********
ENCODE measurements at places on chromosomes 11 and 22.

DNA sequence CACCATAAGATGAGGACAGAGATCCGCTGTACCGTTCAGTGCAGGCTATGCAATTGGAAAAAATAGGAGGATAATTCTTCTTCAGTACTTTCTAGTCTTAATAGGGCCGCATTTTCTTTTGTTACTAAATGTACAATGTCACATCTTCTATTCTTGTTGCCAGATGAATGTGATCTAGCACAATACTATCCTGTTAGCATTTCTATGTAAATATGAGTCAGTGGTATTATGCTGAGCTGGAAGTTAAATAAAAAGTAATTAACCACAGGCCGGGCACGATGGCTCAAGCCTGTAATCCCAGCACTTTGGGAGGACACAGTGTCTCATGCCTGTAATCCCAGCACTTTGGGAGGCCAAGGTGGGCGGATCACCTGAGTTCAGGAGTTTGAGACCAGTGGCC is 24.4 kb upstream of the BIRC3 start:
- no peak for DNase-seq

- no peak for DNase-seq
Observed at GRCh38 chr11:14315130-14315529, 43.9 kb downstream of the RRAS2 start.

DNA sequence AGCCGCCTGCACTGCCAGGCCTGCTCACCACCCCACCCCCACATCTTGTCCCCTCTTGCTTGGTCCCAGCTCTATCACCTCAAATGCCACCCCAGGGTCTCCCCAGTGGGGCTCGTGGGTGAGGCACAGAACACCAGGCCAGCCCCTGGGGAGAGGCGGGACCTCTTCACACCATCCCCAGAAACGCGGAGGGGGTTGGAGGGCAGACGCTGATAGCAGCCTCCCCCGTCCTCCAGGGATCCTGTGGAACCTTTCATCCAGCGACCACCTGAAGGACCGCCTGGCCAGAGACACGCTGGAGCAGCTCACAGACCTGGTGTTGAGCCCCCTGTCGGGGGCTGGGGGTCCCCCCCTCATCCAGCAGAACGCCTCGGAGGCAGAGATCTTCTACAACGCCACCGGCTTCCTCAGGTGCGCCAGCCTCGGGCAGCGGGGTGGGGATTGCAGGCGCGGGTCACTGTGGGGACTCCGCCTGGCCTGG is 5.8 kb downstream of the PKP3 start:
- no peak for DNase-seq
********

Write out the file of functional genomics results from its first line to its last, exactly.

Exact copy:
ENCODE measurements at places on chromosomes 11 and 22.

DNA sequence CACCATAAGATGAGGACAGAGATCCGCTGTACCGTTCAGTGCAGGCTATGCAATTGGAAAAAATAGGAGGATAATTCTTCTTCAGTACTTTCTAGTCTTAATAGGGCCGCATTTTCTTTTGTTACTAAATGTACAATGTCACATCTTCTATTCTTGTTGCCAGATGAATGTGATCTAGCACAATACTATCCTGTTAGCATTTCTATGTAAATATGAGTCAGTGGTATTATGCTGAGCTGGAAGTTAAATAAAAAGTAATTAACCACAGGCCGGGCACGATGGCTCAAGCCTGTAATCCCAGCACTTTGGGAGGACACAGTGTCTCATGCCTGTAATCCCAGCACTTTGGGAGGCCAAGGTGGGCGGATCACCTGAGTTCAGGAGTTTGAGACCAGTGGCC is 24.4 kb upstream of the BIRC3 start:
- no peak for DNase-seq

- no peak for DNase-seq
Observed at GRCh38 chr11:14315130-14315529, 43.9 kb downstream of the RRAS2 start.

DNA sequence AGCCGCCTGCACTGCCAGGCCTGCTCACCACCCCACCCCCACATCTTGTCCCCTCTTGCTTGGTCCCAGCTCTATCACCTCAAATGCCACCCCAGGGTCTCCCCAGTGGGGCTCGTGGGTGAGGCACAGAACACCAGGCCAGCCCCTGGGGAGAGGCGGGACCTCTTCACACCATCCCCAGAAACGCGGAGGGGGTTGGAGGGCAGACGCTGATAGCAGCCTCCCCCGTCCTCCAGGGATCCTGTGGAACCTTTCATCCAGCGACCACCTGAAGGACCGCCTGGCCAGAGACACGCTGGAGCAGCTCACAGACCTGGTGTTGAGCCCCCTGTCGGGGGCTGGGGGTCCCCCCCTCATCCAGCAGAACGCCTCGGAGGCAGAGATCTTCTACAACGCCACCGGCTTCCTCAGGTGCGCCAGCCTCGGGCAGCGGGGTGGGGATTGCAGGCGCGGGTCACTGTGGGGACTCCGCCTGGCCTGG is 5.8 kb downstream of the PKP3 start:
- no peak for DNase-seq